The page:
It is also envisaged that it may be integrated with the seed dispensing portion or module for dispensing coloured sand from the same end of the tool. The actuator or button may operate in a two stage manner, a first stage of which dispenses seed and a second stage of which dispenses coloured sand - or separate actuators or buttons may be provided for seed and coloured sand. However, it is preferable that the sand dispensing portion be separate such that a user can have control over how much coloured sand is dispensed -larger pitch marks (e.g. pits or skid marks) may require more coverage than a small bruise or dent.

In an alternative embodiment (see discussion of Figures 6 and 7 below for example) the sand dispensing portion may be integrated with the seed bed creation portion, in which case the seed bed creation portion may be provided with an aperture and/or an actuator or button to permit selective and controlled dispensing of coloured sand, for example from the side of the seed bed creation portion. In use the seed bed creation portion can be used to create the seed bed, the tool inverted to dispense the correct amount of seed in the seed bed, then inverted again to dispense the coloured sand. This arrangement and the required inversions during use may avoid accidentally dispensing sand before dispensing seed.

Different coloured sands can be used to effectively colour match to the existing playing surface, and this might be particularly effective for televised events where colour differences across a playing surface might be more perceptible.

Figure 5 illustrates in schematic form a cross-section through a seed dispensing portion or module 509 such as comprised in the turf repair tools illustrated in Figures 1 and 4. There is provided a hopper 541 which is in communication with the seed storage volume and, under gravity, guides seed towards a seed receptacle 545 into which the seed falls when actuator 517 is depressed (as shown). The seed receptacle 545 is a continuous radial

bore and is sized to accommodate a predetermined amount of seed (as discussed above). The actuator 517 is biased outwards by a spring 543 such that when released the actuator is pushed away and the receptacle 545 moves toward the aperture 515, whereupon the seed in the receptacle 545 falls under gravity out of the aperture 515. In summary, pressing the actuator 517 in once and releasing it dispenses a predetermined or calibrated amount of seed. The receptacle 545 can be made larger or smaller to dispense more or less seed, respectively. In its default position, the receptacle 545 is coincident with the aperture 515 such that there is no seed contained in the receptacle 545 unless the actuator 517 is depressed.

The material from which the turf repair tool is formed or manufactured is unimportant, but it is preferred that it comprise stainless steel or aluminium for example. In an embodiment of the invention the turf repair tool may comprise a substantially unitary body. In an alternative embodiment, the turf repair tool may comprise (as noted above; see also discussion of Figures 6 and 7 below) a body of a first relatively light material (for example acrylic, polypropylene, polyethylene or polyvinyl chloride) and removable/replaceable seed bed creation and seed dispensing portions of a second material such as stainless steel or aluminium, although there is no reason why the body could not comprise such a material nor why the seed bed creation and seed dispensing portions could not comprise a relatively light material as well.

Figures 6 and 7 illustrate (in (a) cross section and (b) perspective views) similar but further alternative embodiments of a turf repair tool 601 ,701 according to the present invention. In fact, as seed bed creation portions 605,705 and seed dispensing portions 609,709 are removably attached to body 621 ,721 it will be readily apparent that the same body might be used and seed bed creation portions and seed dispensing portions interchanged in a modular manner. For example, the embodiment shown in Figure 6 may be particularly suited for fescue grass seed, whereas the embodiment shown in Figure 7 may be particularly suited for bent grass seed.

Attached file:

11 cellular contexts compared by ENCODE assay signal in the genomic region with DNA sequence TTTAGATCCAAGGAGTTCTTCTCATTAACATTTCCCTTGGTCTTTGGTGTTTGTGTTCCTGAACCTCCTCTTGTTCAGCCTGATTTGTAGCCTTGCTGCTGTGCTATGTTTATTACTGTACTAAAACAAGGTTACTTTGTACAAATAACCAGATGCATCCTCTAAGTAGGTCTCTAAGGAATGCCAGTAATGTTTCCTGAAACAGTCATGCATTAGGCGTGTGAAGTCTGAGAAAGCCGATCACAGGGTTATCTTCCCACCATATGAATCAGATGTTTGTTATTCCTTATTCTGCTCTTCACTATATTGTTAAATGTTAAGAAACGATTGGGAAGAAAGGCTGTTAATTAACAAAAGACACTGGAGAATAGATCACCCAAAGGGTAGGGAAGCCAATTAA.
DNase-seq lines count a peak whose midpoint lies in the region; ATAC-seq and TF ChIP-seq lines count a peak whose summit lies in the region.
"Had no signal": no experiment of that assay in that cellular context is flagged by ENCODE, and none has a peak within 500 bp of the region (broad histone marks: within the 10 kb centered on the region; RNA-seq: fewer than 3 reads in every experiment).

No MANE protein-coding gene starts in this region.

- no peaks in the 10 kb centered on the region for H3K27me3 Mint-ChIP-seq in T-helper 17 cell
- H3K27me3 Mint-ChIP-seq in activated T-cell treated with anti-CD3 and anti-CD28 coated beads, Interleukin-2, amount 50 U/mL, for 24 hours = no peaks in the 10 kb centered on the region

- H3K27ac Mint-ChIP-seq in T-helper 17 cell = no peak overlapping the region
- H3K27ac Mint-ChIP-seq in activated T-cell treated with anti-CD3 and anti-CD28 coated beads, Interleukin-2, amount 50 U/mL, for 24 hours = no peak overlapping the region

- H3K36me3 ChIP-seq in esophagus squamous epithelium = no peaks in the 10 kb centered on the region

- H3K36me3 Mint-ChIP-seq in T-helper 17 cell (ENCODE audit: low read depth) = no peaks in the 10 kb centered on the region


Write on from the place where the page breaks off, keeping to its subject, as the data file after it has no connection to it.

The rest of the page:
In any case, similarly to the embodiments shown in Figures 1 to 5, the tools 601 ,701 each comprise a cylindrical body 621 ,721 , a first end 603,703 at which there is located a seed bed creation portion 605,705, and a second end 607,707 at which there is located a seed dispensing portion 609,709. Within the body 621 ,721 is provided a seed storage volume 619,719 in communication with the seed dispensing portion 609,709.

In Figure 6, the seed bed creation portion 605 comprises a conical boss 61 1 similar to the conical bosses 11 1 ,411 shown in Figures 1 and 4, and in Figure 7 the seed bed creation portion 705 comprises an array of relatively short prismatic structures 71 1 similar to those shown in Figure 3. However, in contrast to the embodiment shown in Figures 1 to 5, a sand dispensing portion is integral to the seed bed creation portion 605,705. The sand dispensing portion is in communication with a sand storage volume 633,733 within the body 621 ,721 of the tool 601 ,701 , and comprises an actuator 637,737 which allows selective or controllable dispensing of coloured sand from an outlet 635,735 which is biased closed.

In each tool 601 ,701 the seed dispensing portion 609,709 is of a different configuration. The seed dispensing portion 609 of tool 601 is similar to those shown particularly in Figures 2 and 5, having a conical protrusion and an actuator 617 which selectively dispenses seed from the seed storage volume 619. While seed dispensing portion 709 similarly selectively dispenses seed from the seed storage volume 719 by way of actuator 717, the shape of the seed dispensing portion 709 is quite different. The seed dispensing portion 709 is cylindrical with a conical or frusto-conical recess 715 which diverges away from the body 721 of the tool 721. This recess 715 has the advantage that it helps (or simply allows) the seed to spread out when it is dispensed to cover the corresponding seed bed. It has the further advantage that it protects the seed from wind as it is dispensed so that it goes into the seed bed and isn't blown away.